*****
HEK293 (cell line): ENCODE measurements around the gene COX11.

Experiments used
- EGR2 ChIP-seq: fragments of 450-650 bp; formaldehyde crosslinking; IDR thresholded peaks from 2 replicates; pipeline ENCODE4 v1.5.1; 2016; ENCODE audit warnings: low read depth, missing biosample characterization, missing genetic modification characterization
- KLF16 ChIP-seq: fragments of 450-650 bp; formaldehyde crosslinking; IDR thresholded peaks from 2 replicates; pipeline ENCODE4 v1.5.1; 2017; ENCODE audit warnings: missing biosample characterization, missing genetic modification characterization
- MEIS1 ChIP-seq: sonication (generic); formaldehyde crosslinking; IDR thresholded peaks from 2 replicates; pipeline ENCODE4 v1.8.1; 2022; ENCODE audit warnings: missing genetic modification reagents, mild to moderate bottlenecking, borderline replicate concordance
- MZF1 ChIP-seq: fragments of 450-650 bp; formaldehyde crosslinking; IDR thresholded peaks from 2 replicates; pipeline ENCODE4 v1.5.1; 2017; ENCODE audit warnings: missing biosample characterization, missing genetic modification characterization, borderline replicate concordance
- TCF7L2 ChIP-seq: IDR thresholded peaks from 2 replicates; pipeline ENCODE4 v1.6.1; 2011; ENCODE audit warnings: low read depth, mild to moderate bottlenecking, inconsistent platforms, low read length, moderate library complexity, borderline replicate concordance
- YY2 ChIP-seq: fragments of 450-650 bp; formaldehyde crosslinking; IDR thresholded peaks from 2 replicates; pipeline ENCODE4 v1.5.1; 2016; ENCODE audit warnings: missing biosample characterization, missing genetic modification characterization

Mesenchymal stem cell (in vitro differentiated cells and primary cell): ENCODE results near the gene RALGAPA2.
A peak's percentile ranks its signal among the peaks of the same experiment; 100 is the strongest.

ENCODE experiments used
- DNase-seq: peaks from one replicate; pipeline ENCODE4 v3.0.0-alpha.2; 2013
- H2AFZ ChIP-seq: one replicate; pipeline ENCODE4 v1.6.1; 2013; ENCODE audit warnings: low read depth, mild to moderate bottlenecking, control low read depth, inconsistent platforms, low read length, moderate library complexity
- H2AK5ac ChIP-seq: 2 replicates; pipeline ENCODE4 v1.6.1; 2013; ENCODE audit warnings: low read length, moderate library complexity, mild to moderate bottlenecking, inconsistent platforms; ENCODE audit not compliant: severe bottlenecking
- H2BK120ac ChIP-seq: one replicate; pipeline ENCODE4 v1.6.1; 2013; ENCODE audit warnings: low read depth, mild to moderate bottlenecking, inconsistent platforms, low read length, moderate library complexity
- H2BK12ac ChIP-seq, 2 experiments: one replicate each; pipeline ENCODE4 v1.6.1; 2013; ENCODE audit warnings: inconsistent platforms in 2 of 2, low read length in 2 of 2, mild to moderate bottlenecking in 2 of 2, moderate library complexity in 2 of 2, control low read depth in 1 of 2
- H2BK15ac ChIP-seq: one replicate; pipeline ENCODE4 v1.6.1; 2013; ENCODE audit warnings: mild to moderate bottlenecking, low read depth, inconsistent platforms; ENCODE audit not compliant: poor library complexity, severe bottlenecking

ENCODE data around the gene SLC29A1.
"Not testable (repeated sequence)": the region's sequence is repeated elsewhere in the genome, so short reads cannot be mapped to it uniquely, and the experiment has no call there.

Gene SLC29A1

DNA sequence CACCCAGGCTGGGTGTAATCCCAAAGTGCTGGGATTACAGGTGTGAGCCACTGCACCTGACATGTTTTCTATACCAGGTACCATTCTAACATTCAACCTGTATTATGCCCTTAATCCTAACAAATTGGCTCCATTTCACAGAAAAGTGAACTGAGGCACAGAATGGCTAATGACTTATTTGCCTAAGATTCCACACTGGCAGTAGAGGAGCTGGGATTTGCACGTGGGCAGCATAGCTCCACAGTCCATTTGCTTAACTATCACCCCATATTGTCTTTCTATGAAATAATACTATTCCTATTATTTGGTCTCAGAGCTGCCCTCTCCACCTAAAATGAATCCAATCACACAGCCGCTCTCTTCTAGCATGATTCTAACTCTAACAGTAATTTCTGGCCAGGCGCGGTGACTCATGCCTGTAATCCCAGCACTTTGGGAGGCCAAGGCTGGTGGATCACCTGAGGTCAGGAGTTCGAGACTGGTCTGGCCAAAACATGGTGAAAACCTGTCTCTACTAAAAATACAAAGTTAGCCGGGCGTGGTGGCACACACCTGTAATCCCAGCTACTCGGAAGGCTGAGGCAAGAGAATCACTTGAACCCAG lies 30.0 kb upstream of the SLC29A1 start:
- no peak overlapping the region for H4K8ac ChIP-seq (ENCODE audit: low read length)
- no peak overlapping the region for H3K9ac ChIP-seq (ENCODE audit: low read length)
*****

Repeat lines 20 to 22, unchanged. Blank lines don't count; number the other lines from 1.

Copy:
Gene SLC29A1

DNA sequence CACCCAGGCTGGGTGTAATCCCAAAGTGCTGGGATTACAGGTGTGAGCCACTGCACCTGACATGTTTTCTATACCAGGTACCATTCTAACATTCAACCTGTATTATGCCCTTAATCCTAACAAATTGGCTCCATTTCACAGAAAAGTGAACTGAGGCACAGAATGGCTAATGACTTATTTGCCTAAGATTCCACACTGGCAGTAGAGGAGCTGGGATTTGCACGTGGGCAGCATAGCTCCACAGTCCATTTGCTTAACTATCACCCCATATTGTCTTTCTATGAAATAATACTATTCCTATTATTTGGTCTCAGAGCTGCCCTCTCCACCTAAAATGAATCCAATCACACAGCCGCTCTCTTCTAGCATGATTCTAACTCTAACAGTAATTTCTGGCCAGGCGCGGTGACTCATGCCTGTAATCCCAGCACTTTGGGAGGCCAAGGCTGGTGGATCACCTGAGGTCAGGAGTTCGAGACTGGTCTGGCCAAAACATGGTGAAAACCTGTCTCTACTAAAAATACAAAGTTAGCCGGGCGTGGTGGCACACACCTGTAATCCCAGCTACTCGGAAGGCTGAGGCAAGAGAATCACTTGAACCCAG lies 30.0 kb upstream of the SLC29A1 start:
- no peak overlapping the region for H4K8ac ChIP-seq (ENCODE audit: low read length)